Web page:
Lynne Kiesling Here’s some outstanding geek attire! Monsters of Grok is a line of t-shirts that use rock band t-shirt logo designs, but the names are instead famous scientists and intellectuals such as Ada Lovelace (done as a Ladytron logo), Isaac Newton (as Iron Maiden), and Benjamin Franklin (as Black Flag). I fell over laughing … More Monsters of Grok T-shirts
Michael Giberson Is this an unpriced external effect of shooting off fireworks on July 4? July 5 tends to have an unusual number of animal-related traffic problems, as pets, spooked by the fireworks on the previous day, have a greater propensity to wander onto freeways. From Eric Morris at the Freakonomicsblog, “Road Blocks: The Strange … More Non-traffic Causes of Traffic Congestion
Michael Giberson A fool and his money are soon parted. –Thomas Tusser. Potassium iodide supplies in the United States have run low and the price shoots up. What sold for $10 or $20 dollars a week ago is now priced from $30 to $75 and more. Some cry “price gouging!” Regulation magazine has just published an … More Price Gouging for Potassium Iodide Pills
Michael Giberson At Knowing and Making, Leigh Caldwell writes about “a charming pop song by the delightful young artist Jessie J” about “the important and neglected issue of pricing.” Initially he is pleased with the song, but ultimately “his faith in humanity is shaken. Shattered, in fact.” A great deal of drama for a short … More Singing About Pricing (Is It, Too, Like Dancing About Architecture?)
Michael Giberson When an essay about ups and downs in the natural gas industry ends suggesting we need energy sources “as steady as the rays of the sun and as clean as the wind on plains” …. Well let’s just say the weather over the last 24 hours in this part of the plains doesn’t … More The Steady Sun and Clean Wind … Not!
Michael Giberson Since December 30 I’ve been responding to twice-a-day prompts to report how I feel and what I am doing. Loosely speaking I am taking part in the Mappiness research project, but Mappiness is primarily focused on mapping “subjective well being” over time and place within the U.K. No guarantee that my data is … More How Has My Happiness Varied over Time?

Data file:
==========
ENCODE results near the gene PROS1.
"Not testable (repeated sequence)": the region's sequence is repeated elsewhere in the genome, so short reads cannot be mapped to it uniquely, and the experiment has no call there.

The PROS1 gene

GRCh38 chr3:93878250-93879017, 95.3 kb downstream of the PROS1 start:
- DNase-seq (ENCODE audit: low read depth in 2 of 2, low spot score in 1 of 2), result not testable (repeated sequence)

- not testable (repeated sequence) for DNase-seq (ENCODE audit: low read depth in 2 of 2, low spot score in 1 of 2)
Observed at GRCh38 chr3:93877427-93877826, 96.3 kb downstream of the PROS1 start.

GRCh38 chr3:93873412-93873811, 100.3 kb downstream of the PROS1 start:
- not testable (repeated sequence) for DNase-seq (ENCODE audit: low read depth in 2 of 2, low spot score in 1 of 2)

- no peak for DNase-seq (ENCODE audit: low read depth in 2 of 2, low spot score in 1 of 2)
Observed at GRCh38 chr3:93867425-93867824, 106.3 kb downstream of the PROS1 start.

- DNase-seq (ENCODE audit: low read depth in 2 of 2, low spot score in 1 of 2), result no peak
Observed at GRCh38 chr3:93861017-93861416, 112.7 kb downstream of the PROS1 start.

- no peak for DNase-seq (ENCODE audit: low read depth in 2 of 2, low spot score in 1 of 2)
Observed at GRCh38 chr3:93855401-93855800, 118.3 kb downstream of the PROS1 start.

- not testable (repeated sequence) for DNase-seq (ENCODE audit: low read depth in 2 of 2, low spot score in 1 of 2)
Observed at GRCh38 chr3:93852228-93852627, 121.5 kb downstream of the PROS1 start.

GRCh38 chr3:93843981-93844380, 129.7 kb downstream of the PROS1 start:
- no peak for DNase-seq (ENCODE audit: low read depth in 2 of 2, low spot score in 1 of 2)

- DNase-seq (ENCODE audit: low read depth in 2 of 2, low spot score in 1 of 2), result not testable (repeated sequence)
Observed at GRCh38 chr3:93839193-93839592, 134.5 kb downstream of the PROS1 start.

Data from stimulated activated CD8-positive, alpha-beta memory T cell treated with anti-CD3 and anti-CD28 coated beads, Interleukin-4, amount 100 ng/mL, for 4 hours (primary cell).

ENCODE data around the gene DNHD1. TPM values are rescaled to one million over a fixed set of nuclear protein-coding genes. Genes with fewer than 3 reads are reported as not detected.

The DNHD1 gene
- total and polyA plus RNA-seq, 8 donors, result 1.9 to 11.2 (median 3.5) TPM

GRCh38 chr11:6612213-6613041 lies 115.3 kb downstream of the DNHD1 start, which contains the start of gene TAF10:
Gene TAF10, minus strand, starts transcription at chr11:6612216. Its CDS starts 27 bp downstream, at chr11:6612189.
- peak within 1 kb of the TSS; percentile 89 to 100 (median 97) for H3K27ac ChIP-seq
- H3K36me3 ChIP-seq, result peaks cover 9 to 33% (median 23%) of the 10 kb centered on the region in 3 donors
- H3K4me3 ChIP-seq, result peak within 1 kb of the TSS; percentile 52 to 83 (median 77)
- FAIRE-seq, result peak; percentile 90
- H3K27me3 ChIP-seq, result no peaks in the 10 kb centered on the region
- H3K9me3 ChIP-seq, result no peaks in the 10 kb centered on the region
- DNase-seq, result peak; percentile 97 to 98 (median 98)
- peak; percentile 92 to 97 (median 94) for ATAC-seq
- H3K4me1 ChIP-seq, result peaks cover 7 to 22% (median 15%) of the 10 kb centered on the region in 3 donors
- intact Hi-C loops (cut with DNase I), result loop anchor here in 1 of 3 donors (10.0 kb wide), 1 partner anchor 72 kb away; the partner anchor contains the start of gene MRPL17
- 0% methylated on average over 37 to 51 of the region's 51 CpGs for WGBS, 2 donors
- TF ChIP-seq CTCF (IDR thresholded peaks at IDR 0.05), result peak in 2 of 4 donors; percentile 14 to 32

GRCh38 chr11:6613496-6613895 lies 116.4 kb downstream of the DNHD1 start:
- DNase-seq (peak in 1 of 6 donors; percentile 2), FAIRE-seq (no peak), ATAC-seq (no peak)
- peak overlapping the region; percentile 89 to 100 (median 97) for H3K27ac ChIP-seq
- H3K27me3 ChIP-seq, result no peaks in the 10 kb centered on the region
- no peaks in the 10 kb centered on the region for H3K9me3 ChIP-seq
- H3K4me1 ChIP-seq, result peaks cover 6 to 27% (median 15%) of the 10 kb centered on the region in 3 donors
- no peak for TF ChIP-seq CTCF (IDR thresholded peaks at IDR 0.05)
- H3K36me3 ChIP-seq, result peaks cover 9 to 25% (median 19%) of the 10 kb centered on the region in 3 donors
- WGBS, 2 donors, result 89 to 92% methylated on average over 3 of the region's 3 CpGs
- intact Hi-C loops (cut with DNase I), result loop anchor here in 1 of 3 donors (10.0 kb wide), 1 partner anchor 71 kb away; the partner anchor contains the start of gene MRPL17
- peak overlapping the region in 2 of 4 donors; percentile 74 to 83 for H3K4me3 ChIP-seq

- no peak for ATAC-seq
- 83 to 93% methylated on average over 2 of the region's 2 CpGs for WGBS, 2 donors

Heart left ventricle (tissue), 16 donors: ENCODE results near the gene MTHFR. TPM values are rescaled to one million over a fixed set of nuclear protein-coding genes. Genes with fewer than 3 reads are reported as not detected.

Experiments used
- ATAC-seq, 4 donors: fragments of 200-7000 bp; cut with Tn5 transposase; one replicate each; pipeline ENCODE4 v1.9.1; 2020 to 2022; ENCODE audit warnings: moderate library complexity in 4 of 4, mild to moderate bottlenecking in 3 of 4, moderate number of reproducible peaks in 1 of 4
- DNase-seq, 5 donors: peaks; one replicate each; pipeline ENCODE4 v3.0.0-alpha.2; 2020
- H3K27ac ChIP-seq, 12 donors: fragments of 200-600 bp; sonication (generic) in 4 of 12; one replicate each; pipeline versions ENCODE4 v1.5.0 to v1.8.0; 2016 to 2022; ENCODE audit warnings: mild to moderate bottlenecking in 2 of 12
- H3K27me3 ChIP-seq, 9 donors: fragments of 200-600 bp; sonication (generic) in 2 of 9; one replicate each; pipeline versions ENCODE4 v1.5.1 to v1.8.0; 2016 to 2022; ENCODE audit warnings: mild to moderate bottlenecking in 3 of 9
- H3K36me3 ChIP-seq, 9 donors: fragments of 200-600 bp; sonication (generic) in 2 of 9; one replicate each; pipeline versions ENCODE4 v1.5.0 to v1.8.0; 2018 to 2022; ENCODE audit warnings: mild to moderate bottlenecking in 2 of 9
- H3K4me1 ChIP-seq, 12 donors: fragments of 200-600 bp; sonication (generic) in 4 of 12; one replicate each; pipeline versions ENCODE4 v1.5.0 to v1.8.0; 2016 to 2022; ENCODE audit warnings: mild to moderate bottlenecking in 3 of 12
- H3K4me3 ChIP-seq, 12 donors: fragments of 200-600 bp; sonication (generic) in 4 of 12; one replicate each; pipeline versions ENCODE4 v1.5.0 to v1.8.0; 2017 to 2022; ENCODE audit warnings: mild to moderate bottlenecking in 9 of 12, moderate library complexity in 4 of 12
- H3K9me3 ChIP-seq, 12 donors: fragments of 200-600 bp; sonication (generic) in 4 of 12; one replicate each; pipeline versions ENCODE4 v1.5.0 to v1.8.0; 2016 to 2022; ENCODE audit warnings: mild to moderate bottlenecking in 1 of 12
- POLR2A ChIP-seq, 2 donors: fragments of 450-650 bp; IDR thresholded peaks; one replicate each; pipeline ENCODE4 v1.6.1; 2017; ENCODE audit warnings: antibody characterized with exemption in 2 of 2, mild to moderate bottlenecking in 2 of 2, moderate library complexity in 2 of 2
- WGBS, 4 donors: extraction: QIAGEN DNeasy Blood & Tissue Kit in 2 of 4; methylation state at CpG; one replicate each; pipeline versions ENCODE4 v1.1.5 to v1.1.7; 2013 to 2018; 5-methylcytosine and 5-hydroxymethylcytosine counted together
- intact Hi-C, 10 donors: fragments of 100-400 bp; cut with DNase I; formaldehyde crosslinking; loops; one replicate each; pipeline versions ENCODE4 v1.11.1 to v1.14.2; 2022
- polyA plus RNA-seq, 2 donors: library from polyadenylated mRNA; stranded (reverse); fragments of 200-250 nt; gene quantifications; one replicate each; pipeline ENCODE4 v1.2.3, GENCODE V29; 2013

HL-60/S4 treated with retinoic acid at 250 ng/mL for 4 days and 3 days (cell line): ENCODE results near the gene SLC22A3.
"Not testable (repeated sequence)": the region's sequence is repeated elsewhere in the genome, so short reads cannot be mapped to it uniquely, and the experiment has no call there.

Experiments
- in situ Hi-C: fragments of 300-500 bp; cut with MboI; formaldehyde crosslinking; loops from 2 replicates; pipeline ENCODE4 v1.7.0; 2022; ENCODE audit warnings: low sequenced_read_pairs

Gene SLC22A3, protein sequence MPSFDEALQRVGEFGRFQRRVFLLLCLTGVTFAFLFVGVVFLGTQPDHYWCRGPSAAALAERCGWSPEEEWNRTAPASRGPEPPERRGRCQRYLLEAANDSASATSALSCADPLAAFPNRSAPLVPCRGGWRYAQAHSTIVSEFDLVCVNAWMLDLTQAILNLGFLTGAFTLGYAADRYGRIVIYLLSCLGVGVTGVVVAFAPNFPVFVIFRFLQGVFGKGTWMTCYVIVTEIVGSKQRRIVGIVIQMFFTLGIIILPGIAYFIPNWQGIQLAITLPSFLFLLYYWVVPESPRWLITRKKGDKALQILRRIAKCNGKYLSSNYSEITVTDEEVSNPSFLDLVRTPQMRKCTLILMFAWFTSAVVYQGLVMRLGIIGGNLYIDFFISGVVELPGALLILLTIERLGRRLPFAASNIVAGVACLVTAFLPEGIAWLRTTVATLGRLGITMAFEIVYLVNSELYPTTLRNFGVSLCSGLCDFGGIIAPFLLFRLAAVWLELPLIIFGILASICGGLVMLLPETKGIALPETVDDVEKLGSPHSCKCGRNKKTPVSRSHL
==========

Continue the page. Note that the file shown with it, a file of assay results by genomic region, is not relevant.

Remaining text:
Michael Giberson Nate Silver runs some numbers on public Huffington Post information to get an idea on how much the posts of unpaid bloggers on the site are worth to the company in gross advertising revenue: “Do the multiplication, and you find … the median blog post, with several hundred views, was worth only $3 … More Nate Silver’s Valentine to Huffington Post Bloggers…
Michael Giberson In WIRED, Jonah Lehrer reports on how Toronto geological statistician Mohan Srivastava discovered a flaw in a lottery scratch-off game. As a trained statistician with degrees from MIT and Stanford University, Srivastava was intrigued by the technical problem posed by the lottery ticket. In fact, it reminded him a lot of his day … More Better Living Through Applied Statistics: Cracking Scratch-off Lottery Games
Lynne Kiesling Today’s Google banner celebrates the 172nd birthday of Paul Cézanne, my favorite artist. I love how he unpacks the underlying layers of geometry in landscapes. When I first saw the painting above, Le lac d’Annecy, in the Courtauld Gallery in London when I was a college student, it literally took my breath away. … More Paul Cézanne’s Birthday
Michael Giberson As any reader of Neal Stephenson’s book The Diamond Age knows, a Young Lady’s Illustrated Primer would be quite handy to have. Unfortunately, technology hasn’t quite advanced to the point necessary to actually produce such a thing. A recently published research report seems like one small step in the right direction. From a … More Technological Developments Useful in Eventually Producing the Equivalent of Neal Stephenson’s “Young Lady’s Illustrated Primer”